Sure, it felt good hearing that. I know I am physically strong. Even though I have fears about being able to maintain my endurance during a cardio routine, after 2 years of kickboxing I know how to leverage my body to harness my size to inflict powerful kicks and punches. Yet, when she called me strong, I thought about it more along the lines of having internal strength. I aligned it more with strength of mind over matter. I equated it to my ability to succeed when I put my mind to something. I refuse to give up and fail. I hate to make mistakes because I always strive for perfection. Even though I know how unlikely or impossible it is, I always strive to be the best. I am always drawn to the most powerful, most accomplished, most proficient and compare myself to them. I set the bar very high for myself. Typically these are unachievable goals but it keeps me motivated to continue to do better – even if I will never reach the top of Mt. Everest.
After I left the class, I was smiling on the inside, feeling really good about myself and, once again, relieved that I did not let the anxiety get the best of me and skip the class. My head was clear and quiet after all my energy and focus was concentrated on getting through the class. On my drive home from my workout, Lisa’s words echoed in my head – “You are so strong!”
I battle with maintaining my inner strength because everything in my life leading up to today has forced me to harness all the energy and strength that I have in order to survive from day-to-day. From the outside, it appears that I have an internal fortitude that has allowed me to endure what others might consider to be intolerable. I am a survivor. I have championed through adversity. Yet, there is a big part of me that feels weakness. I feel small and powerless, especially in the face of some of the most challenging personal and emotional duress. My emotional muscle often seems far less developed and defined that my biceps and triceps. It feels like I can crumble so easily when poked or prodded too hard or in just the wrong place. My weaknesses – my vulnerable spots – when attacked prove to be no match against the opponent and I am destroyed.
Those who know me best know that I have a rock-hard protective shell that covers my soft mushy interior. Truth be told, the shell is very thin and you do not have to press too hard in order to penetrate the gooey center. However, the strength that I portray to the world suggests that you can hit me very hard and continue beating on me before I will begin to bruise or bleed. Instead, I will quickly fall to my knees, cover myself and cry “Uncle” in order to preserve my well-being but most will never see that happen. I will put on a strong front and collapse silently on the inside. I will not cry, I will not beg. I will endure and create a way to escape the pain. You will never see me fall but you may find me curled up in the corner broken and defeated – if I let you.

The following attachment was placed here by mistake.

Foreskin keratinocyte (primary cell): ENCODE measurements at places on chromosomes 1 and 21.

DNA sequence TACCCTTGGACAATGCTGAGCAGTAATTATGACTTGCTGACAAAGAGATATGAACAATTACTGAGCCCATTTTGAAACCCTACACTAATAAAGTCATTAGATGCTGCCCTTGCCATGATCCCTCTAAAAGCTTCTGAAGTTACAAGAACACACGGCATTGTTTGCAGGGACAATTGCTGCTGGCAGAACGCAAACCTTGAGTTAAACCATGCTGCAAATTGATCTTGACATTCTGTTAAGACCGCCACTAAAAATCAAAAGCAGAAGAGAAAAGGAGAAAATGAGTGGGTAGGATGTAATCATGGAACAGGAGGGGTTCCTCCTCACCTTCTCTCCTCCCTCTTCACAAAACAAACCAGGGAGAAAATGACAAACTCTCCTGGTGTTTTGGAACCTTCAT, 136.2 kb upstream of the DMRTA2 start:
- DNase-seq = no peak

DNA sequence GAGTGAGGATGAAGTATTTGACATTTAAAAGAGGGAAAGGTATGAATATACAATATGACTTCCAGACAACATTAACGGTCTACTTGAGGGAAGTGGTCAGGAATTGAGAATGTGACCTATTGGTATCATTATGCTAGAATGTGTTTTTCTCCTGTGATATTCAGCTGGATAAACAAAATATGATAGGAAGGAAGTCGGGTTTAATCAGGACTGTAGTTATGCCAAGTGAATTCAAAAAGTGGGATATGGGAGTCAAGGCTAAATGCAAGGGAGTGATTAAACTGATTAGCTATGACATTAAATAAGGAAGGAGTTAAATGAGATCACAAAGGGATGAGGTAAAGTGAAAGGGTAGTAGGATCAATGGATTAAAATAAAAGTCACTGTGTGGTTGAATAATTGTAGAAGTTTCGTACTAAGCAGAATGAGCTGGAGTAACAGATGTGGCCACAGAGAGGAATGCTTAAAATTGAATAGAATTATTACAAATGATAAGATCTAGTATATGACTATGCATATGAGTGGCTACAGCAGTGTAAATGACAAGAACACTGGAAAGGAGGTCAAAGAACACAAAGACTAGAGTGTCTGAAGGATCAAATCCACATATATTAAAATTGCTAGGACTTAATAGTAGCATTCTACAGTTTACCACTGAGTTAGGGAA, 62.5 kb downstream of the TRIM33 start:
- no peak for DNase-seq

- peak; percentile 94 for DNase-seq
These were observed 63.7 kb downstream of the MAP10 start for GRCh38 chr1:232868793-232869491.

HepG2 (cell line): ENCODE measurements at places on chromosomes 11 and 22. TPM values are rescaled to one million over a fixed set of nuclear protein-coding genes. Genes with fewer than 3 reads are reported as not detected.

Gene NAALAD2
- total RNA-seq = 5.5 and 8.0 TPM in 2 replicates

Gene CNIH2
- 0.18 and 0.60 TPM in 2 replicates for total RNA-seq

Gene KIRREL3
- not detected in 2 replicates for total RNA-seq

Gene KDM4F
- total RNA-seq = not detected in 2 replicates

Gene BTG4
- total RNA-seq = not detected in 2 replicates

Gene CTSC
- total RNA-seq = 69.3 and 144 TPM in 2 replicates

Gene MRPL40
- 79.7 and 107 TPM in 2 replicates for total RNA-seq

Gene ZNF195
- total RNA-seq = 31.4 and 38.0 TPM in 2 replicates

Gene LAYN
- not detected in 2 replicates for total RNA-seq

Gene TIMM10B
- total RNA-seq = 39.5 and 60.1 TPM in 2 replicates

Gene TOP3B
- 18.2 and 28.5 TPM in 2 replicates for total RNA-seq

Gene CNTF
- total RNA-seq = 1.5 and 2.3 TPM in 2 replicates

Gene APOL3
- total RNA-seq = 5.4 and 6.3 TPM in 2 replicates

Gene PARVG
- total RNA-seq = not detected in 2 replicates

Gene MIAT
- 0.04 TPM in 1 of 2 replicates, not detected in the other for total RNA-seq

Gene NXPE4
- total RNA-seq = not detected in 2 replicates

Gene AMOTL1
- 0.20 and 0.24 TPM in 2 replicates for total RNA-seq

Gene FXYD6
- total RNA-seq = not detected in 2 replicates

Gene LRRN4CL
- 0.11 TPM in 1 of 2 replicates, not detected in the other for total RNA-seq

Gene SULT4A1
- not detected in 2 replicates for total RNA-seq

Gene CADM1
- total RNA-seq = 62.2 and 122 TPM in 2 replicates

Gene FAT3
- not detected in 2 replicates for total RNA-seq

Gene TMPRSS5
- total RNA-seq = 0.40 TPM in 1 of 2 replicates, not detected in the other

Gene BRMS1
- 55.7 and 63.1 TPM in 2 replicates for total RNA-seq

I thought long and hard about Lisa’s words on Friday and took them to heart. I am strong. I can endure a workout, a beating, an emotional battle. I am standing more upright today than I have in years. I walk with a sense of pride and a clarity of who I am – most of the time. Yet, there are those people, those actions, those words, those assaults, those betrayals, those emotional crimes that offer a TKO without me even having a chance to put my guard up and defend myself. It is no surprise that kickboxing and I made such a good pair. I have been fighting my whole life. I grew up in an emotional boxing ring, dodging and weaving, ducking and covering. I rarely fought back. Every now and again I would take a shot and sometimes I could deliver a pretty strong punch but I never had the confidence to believe that I was strong enough to win the fight.
Motivated by Lisa and some of my other amazing supporters, I signed up today for a 5K mud run. I have never run more than a mile in one shot and even that was when I was much younger and in seemingly better shape. I felt exhilarated when I submitted my registration and paid my entrance fee because I knew that I am pushing my limits and testing both my physical and my mental strength. The voice inside me that has said “I can’t” is being quieted because I will. The voice inside me that has said “I’m afraid” is quieted because I am being brave. The voice inside me that has said “I’m weak” is being quieted because I am strong.